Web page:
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My Digital Portfolio

Integrating Digital Technologies
Years 5-6

DT+ English

Students create their own website to record and present their learning. As part of the process students respectfully and constructively comment on each other’s webpage.

My Learning Journey


A digital portfolio or webpage needs to be a living document to be effective. It will not be successful as a feedback and constructive learning tool if it is viewed as a final polished product.

The emphasis in this activity is on students uploading their ‘work in progress’ and getting feedback from their peers in order to improve. English, and developing literacy skills, are suitable curriculum areas to fully embrace the power of online collaboration and feedback. If students upload their drafts of their writing, they can receive feedback and assessment for learning to allow them to refine and improve their work.

You can use different tools to fulfil this need:

Online conduct should be explicitly outlined in the school’s ICT agreement. If you haven’t already unpacked your ICT agreement with your students, then that might be a good place to start before undertaking this work. Agreeing to an ICT agreement is a learning sequence about supporting student ownership of an ICT agreement.

Suggested steps

Prior to the lesson, create a list of up to six age-appropriate websites where students can investigate design elements. By creating this list yourself you can ensure that the web content is relevant to any other class work. Prior to this lesson, students need to have a rough draft of a piece of writing. This lesson is about feedback, and using online tools to collaborate. Students will be giving feedback on one another’s writing.

  1. Explain that students are looking at design features of a range of websites, including how each website looks, the navigation and how information is presented. As students explore the websites they record their findings in a table. It may benefit students to work in pairs and discuss the designs.
  2. Expected design elements might include commonalities such as home page, navigation and logo.
  3. Model the basic functionality of the selected web design platform with the students, demonstrating some basic elements of making a web page. Cover the following:

    • logging in
    • creating a page
    • adding text
    • uploading images
    • hyperlinking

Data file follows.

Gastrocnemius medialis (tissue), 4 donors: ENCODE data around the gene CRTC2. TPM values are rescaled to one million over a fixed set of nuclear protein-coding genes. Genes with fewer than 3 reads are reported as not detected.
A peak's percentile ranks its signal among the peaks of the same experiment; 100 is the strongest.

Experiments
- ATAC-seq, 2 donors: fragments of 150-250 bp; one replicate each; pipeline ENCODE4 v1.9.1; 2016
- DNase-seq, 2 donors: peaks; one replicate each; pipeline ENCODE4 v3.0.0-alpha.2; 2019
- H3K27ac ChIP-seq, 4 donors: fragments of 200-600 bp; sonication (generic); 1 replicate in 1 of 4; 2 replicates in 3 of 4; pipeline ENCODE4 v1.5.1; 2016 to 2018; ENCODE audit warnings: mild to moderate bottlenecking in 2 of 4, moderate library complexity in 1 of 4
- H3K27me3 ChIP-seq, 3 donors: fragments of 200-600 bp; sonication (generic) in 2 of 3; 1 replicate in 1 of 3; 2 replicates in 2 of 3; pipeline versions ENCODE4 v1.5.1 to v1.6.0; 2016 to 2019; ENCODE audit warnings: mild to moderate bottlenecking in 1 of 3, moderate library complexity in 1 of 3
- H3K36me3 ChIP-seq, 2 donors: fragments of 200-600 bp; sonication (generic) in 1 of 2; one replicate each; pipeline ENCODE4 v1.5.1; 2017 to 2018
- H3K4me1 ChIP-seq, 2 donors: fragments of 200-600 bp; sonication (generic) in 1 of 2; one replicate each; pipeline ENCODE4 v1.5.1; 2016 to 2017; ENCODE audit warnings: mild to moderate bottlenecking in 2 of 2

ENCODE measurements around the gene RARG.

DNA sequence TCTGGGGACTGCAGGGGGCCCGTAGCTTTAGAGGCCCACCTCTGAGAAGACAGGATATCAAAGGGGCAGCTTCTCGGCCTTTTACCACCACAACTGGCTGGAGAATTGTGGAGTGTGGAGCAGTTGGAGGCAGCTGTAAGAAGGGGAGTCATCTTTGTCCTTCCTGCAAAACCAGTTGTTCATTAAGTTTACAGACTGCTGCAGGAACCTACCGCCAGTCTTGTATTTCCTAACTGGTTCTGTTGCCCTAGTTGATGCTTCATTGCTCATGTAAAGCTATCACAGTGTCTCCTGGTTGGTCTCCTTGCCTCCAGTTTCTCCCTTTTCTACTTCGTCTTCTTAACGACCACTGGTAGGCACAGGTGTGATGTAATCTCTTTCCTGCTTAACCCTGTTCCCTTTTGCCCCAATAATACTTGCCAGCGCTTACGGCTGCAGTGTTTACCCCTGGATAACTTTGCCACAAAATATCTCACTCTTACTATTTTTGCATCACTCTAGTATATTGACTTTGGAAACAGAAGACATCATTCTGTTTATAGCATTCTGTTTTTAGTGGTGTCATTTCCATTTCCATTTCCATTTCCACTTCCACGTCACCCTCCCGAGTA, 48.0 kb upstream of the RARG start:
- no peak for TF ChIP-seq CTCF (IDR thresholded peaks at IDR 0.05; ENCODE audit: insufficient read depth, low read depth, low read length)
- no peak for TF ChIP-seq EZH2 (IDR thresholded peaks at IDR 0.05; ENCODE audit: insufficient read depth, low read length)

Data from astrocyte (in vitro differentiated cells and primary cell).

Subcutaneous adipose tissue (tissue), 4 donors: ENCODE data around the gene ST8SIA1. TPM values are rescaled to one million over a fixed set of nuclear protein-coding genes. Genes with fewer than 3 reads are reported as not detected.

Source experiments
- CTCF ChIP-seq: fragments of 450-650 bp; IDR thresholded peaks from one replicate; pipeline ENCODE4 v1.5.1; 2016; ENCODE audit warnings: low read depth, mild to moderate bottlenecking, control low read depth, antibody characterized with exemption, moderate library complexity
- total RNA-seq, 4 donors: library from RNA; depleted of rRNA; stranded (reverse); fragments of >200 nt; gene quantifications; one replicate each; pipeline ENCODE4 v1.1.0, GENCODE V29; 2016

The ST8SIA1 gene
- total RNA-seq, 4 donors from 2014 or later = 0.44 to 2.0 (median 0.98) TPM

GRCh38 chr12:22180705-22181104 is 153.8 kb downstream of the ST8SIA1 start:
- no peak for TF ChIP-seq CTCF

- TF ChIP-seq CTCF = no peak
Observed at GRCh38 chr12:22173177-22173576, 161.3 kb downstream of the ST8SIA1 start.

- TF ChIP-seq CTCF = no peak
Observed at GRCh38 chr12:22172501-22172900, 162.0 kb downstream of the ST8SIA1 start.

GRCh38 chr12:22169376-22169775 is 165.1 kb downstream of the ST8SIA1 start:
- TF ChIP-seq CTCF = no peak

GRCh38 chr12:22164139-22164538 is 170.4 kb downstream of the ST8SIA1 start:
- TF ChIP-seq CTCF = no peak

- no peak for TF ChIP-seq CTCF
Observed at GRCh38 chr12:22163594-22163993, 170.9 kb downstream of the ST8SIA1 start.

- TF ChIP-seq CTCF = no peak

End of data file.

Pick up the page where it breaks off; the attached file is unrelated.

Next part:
• changing the position of text or images
    • adding a comment box.

    Ask students to record and describe the functionality.

    To assist with this process view tutorial videos with the students or allow them to work through the tutorials provided by the web design platforms at their own pace.

  4. Students use peer teaching (an approach where students share expertise and help each other to complete a task) to create a webpage. They will need to make a page with the following minimum features:
    • a title
    • a description of what will be found on the page
    • an uploaded piece of their work
    • a comment box attached to the uploaded piece of work
    • other desirable features.
  5. Once the students have all uploaded their work and created their webpages, discuss feedback and how to respectfully collaborate in an online space. In order for students to be able to confidently and constructively criticise one another’s work it is essential that they are taught what good feedback looks like, and that they have processes and boundaries they can follow that define what is acceptable feedback and criticism. A possible discussion-starter is Austin’s Butterfly, a video that demonstrates the benefits of giving feedback in a positive and constructive way.
  6. Deconstruct with the students how they might follow a similar process with a piece of writing. What would constitute positive feedback? Discuss the notion of a ‘positive, negative, positive sandwich’, or the ‘something to keep, something to take away and something to change or add’ model of advice.
  7. Most schools will have a set of values that students are expected to follow in their behaviour and day-to-day conduct. This is an excellent opportunity to align the behaviours expected by students online, and the manner in which they give feedback, to the school’s overarching values. This will most likely correspond to the value of respect in some form.